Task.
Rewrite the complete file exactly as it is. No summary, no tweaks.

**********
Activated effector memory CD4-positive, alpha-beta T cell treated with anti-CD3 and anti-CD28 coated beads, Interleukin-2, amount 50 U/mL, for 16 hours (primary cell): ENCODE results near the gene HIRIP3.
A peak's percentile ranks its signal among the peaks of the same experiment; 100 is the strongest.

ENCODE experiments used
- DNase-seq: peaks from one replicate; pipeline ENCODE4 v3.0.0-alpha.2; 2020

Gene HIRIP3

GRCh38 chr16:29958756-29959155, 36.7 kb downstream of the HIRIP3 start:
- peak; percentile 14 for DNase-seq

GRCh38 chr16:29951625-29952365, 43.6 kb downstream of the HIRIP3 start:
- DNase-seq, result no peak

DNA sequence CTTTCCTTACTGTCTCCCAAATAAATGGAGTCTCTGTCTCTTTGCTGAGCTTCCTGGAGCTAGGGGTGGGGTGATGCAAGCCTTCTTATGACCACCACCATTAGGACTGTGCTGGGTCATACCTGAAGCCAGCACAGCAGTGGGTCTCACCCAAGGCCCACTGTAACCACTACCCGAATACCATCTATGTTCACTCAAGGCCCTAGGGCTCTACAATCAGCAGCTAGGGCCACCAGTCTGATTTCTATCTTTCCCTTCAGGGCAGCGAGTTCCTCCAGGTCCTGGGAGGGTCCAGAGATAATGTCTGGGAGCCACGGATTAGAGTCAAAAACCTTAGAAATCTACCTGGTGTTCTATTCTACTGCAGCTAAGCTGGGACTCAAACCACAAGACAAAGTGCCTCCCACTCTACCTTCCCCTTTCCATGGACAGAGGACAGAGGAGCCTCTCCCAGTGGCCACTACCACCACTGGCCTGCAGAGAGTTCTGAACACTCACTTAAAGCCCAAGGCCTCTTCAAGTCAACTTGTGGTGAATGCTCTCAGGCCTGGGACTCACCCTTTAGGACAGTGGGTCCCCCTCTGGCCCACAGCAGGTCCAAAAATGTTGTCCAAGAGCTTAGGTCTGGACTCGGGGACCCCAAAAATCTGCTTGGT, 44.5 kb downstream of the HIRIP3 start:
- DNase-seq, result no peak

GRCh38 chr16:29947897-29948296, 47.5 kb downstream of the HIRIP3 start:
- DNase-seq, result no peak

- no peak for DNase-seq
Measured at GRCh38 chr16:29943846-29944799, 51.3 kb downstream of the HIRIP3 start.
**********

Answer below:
Activated effector memory CD4-positive, alpha-beta T cell treated with anti-CD3 and anti-CD28 coated beads, Interleukin-2, amount 50 U/mL, for 16 hours (primary cell): ENCODE results near the gene HIRIP3.
A peak's percentile ranks its signal among the peaks of the same experiment; 100 is the strongest.

ENCODE experiments used
- DNase-seq: peaks from one replicate; pipeline ENCODE4 v3.0.0-alpha.2; 2020

Gene HIRIP3

GRCh38 chr16:29958756-29959155, 36.7 kb downstream of the HIRIP3 start:
- peak; percentile 14 for DNase-seq

GRCh38 chr16:29951625-29952365, 43.6 kb downstream of the HIRIP3 start:
- DNase-seq, result no peak

DNA sequence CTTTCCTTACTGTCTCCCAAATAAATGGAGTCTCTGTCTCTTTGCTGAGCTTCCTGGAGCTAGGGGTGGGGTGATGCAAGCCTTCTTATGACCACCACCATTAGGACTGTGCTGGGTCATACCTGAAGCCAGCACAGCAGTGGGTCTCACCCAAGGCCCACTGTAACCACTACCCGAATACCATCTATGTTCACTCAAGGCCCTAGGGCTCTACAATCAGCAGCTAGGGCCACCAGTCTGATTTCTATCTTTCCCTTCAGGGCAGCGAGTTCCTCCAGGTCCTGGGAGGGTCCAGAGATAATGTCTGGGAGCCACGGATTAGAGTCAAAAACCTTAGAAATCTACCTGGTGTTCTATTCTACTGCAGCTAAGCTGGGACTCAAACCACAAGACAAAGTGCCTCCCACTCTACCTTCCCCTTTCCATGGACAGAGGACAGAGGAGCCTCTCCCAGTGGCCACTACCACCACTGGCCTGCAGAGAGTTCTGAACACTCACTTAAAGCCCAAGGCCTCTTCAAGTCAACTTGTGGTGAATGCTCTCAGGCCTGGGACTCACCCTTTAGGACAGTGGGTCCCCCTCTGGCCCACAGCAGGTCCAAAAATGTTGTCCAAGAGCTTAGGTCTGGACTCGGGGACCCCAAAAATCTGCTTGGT, 44.5 kb downstream of the HIRIP3 start:
- DNase-seq, result no peak

GRCh38 chr16:29947897-29948296, 47.5 kb downstream of the HIRIP3 start:
- DNase-seq, result no peak

- no peak for DNase-seq
Measured at GRCh38 chr16:29943846-29944799, 51.3 kb downstream of the HIRIP3 start.